Tag Archives: RER

Free Rides for St. Sylvestre (aka New Year’s Eve)

If you’re planning on heading out on the town on New Year’s Eve, the RATP has a little gift for you:  free rides on the subway, buses, trams, and RER trains throughout Ile de France from 5:00 pm on December 31st through noon on New Year’s Day.   But be advised that the Metro itself only functions in its entirety until 2:15 am.  After that, a limited number of lines (and stations on those lines)will stay open.    Noctilien bus service will be in effect with certain closures.  To get all the details, download the special guide.  Have fun!

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ImagineR: A Real Deal for Kids, Teens, and Young Adults

Kids under 10 can ride buses and trains in Paris on a half price ticket.  After that, there are several special deals, one of which, the ticket jeunes weekend,  I already discussed here.  Today’s post focuses on the ImagineR pass available to students between the ages of 10 and 26.   The pass is good for 12 months of unlimited travel with the choice to the subscriber of beginning the first of September, October, November, December or January. 

For zones 1-2 (which roughly corresponds to the metro system), the annual fee is 298.70 euros.  You can pay by check for the entire year or allow the RATP to deduct nine payments of 31.95 euros from your bank account.  (For the full list of fees, go to www.ratp.fr, click on “titres et tarifs” and then scroll down to and click on “Forfait imagine R.”  Or use the calculator tool on the ImagineR site.)

No matter which zones you purchase, the Imagine R pass will give your child unlimited travel throughout all of Ile de France on weekends, national holidays,  and school vacations including Toussaint, Christmas, the February ski break, spring break, and the entire summer vacation (from the beginning of July until the end of August.)

If your kids will be taking public transportation fairly regularly, getting the ImagineR is a no-brainer.  You’ll never have to worry about whether your child has enough tickets to get around town and back home again, and if it’s lost, it can be replaced fairly easily.  And if your child takes the metro or bus 5 times a week within zones 1 and 2, you will come out at least even financially, if not ahead.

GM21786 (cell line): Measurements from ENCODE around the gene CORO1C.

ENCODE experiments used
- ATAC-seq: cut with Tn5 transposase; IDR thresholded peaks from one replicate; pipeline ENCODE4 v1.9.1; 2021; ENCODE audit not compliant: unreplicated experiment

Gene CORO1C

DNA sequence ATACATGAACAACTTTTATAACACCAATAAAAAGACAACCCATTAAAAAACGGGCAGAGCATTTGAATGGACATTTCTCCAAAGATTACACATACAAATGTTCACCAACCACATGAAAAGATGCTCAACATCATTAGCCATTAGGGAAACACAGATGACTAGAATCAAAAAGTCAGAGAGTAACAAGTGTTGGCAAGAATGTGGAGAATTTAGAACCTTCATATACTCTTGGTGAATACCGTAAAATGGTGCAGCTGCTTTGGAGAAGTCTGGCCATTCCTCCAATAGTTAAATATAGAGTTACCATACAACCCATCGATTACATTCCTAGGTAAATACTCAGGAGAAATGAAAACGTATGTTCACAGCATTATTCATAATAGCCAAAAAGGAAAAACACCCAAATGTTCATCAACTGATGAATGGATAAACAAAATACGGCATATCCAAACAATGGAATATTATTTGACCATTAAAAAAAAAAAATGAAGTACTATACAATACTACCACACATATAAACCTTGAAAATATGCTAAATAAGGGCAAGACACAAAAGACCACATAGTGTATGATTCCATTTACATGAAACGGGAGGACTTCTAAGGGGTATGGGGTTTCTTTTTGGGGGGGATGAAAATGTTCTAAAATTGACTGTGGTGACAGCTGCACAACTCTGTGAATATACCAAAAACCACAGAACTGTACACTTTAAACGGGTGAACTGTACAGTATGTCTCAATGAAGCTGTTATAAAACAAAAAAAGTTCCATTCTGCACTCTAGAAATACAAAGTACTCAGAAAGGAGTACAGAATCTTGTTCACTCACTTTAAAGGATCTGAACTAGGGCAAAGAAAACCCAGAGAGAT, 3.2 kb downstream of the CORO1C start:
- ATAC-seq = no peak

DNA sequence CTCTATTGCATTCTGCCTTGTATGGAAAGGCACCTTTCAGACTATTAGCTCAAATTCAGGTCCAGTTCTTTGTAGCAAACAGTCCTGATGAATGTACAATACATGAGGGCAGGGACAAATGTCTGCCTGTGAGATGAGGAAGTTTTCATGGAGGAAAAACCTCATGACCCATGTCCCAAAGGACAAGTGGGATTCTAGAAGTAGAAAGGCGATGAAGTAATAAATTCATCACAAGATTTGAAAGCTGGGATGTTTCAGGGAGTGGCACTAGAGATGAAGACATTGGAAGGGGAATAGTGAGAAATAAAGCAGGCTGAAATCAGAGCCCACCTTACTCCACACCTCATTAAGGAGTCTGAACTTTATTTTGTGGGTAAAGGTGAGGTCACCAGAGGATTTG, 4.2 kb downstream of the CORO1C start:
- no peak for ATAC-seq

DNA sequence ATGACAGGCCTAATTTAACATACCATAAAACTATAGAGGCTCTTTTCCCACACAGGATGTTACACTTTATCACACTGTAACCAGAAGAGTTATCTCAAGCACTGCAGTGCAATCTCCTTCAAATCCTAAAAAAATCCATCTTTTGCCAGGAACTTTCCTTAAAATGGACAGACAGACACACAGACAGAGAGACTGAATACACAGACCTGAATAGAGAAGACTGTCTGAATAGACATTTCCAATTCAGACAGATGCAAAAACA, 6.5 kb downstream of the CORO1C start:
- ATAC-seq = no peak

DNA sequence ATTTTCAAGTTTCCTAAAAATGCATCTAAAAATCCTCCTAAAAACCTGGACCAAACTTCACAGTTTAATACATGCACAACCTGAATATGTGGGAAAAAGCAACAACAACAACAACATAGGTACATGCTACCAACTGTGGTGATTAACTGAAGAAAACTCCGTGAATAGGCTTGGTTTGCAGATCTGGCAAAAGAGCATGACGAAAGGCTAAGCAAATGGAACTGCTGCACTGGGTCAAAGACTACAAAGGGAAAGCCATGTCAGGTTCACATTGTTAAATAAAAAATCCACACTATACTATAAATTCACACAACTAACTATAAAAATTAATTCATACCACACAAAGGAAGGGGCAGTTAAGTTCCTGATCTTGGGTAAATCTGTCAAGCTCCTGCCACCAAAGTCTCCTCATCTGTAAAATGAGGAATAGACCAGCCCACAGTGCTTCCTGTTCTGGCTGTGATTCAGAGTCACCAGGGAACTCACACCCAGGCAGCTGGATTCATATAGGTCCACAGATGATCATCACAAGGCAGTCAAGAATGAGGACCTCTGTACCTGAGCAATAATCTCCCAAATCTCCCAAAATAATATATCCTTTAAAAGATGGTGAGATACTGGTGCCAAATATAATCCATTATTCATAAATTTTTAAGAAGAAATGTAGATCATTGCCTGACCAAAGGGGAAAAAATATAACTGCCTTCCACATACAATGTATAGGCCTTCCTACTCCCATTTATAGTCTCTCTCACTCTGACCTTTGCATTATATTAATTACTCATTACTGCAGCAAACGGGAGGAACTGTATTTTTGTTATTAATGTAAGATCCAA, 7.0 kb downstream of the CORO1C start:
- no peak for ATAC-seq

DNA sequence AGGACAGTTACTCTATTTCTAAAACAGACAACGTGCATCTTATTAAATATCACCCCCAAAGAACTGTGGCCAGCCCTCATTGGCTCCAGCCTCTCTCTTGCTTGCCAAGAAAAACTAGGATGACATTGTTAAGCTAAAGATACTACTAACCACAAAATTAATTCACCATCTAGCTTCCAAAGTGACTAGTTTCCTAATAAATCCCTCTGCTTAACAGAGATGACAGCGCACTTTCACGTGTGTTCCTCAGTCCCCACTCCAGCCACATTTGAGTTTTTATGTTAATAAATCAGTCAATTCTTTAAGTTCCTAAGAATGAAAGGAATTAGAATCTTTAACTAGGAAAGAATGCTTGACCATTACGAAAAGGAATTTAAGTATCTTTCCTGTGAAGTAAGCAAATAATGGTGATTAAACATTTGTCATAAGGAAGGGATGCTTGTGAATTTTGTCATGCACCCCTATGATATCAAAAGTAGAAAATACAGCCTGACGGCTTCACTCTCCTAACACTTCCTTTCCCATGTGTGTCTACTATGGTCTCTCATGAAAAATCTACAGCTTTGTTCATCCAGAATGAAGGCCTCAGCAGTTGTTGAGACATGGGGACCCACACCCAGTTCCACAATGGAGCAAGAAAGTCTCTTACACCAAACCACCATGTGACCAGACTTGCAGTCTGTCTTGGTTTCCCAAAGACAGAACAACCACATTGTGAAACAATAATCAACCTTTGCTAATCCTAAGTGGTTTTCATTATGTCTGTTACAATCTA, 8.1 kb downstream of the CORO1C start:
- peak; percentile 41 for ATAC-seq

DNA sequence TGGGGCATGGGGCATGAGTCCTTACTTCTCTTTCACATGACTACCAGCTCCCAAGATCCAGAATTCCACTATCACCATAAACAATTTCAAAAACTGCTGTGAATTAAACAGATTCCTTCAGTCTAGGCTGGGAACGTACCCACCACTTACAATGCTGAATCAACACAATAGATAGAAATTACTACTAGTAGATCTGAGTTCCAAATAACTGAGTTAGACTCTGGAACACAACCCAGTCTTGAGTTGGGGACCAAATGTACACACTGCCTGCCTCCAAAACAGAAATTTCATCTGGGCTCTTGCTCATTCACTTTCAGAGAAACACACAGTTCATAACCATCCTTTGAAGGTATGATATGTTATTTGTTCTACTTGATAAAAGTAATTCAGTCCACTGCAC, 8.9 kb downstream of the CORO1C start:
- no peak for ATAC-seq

Every information and ticket office within the RATP system has application materials for the ImagineR pass.   You must get  the application signed by your child’s school before submitting it by mail.  You should receive your pass within two weeks of sending it in.

For more information, go to the Imagine R Web site at: http://www.imagine-r.com/index.html (in French only).

Public Transportation in Paris: Getting Started

Updated September 2013

If you’re not used to taking public transportation, it may all seem a little confusing at first:  so many lines, so many acronyms, so many tickets!  But if you start small and then branch out, you’ll gain confidence and in no time, you’ll be switching lines and modes of transport with ease.  Here are a few basics to get you started.

Public transport in Paris consists of four coordinated systems with integrated ticketing. 

Métro:  The  Métro (short for Métropolitain) is the subway system.  It is extensive with 16 lines on traditional underground/above ground trains plus 5 newer tram lines that run exclusively above ground.  Once you are in the Métro system, you can change lines as many times as you need (as long as you don’t exit the system) using only one ticket.  It runs from 5.20 a.m. to 1.20 a.m. daily plus one additional hour on Friday and Saturday nights as well as the eve of certain holidays.

Bus:  Paris also has an extensive bus system that links well with the subway.   Regular bus service is from 7:00 a.m. to 8:30 p.m.  Over night, a less extensive set of bus lines called the Noctilien is in service.